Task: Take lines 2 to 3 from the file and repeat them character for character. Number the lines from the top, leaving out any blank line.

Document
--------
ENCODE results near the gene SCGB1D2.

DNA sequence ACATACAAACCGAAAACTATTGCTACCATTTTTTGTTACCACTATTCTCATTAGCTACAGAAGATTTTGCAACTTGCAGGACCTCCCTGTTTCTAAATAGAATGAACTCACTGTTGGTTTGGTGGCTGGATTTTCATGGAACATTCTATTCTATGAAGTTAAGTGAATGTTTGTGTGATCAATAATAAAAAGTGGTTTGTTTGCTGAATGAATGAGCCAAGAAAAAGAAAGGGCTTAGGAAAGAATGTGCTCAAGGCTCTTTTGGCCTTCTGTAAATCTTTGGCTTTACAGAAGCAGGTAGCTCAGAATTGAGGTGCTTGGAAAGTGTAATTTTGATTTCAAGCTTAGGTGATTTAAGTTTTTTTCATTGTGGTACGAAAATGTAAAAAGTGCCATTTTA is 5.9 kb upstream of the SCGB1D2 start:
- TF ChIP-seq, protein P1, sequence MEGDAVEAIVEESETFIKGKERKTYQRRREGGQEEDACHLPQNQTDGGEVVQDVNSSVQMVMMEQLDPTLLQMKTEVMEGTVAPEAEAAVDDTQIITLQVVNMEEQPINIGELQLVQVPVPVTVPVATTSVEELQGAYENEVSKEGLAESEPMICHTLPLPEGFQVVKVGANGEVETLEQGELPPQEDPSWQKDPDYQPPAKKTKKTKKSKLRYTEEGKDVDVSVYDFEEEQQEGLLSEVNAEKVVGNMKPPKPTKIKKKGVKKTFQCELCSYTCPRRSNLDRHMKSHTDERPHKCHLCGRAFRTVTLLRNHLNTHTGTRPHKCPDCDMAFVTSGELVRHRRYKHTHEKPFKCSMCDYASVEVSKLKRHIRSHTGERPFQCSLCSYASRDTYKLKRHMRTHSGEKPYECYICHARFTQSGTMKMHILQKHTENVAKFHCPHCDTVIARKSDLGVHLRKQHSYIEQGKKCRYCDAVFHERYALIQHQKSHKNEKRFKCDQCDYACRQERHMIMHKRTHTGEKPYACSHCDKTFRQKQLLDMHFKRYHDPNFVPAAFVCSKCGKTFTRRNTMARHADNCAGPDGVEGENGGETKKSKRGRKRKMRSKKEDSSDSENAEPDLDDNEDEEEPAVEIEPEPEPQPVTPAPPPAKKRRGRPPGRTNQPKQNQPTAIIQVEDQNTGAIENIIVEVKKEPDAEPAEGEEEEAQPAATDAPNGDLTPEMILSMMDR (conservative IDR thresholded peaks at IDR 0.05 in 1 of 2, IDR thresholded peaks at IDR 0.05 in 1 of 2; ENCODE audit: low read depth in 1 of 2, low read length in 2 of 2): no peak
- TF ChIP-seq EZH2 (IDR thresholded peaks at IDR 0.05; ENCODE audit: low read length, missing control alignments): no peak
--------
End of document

DNA sequence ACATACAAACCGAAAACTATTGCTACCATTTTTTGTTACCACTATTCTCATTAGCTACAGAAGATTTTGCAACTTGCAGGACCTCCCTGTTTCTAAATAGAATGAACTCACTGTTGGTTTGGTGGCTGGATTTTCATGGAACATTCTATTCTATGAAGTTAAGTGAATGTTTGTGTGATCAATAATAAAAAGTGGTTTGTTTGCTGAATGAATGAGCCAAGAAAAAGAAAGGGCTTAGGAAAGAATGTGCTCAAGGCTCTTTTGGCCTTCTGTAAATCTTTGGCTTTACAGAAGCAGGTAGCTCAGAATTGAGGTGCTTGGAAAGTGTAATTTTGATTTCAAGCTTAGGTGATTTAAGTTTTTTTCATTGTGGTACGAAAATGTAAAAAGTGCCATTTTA is 5.9 kb upstream of the SCGB1D2 start:
- TF ChIP-seq, protein P1, sequence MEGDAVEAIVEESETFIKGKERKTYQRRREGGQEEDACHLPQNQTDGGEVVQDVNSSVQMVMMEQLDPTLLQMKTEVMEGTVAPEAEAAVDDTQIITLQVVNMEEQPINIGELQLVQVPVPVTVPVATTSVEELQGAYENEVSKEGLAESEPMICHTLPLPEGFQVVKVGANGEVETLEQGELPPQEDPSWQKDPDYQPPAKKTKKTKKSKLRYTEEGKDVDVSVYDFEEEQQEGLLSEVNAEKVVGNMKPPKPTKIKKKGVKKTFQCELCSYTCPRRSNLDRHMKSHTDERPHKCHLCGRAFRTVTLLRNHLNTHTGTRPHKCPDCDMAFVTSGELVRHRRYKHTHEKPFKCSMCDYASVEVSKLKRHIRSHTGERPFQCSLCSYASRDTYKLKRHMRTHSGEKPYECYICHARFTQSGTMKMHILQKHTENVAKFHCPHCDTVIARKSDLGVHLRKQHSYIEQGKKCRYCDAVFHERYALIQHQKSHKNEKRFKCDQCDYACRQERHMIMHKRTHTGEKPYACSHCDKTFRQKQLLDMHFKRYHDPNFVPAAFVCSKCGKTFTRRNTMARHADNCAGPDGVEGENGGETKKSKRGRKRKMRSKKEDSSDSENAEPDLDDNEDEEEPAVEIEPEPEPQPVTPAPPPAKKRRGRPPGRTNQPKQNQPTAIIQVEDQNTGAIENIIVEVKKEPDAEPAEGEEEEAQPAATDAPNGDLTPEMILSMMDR (conservative IDR thresholded peaks at IDR 0.05 in 1 of 2, IDR thresholded peaks at IDR 0.05 in 1 of 2; ENCODE audit: low read depth in 1 of 2, low read length in 2 of 2): no peak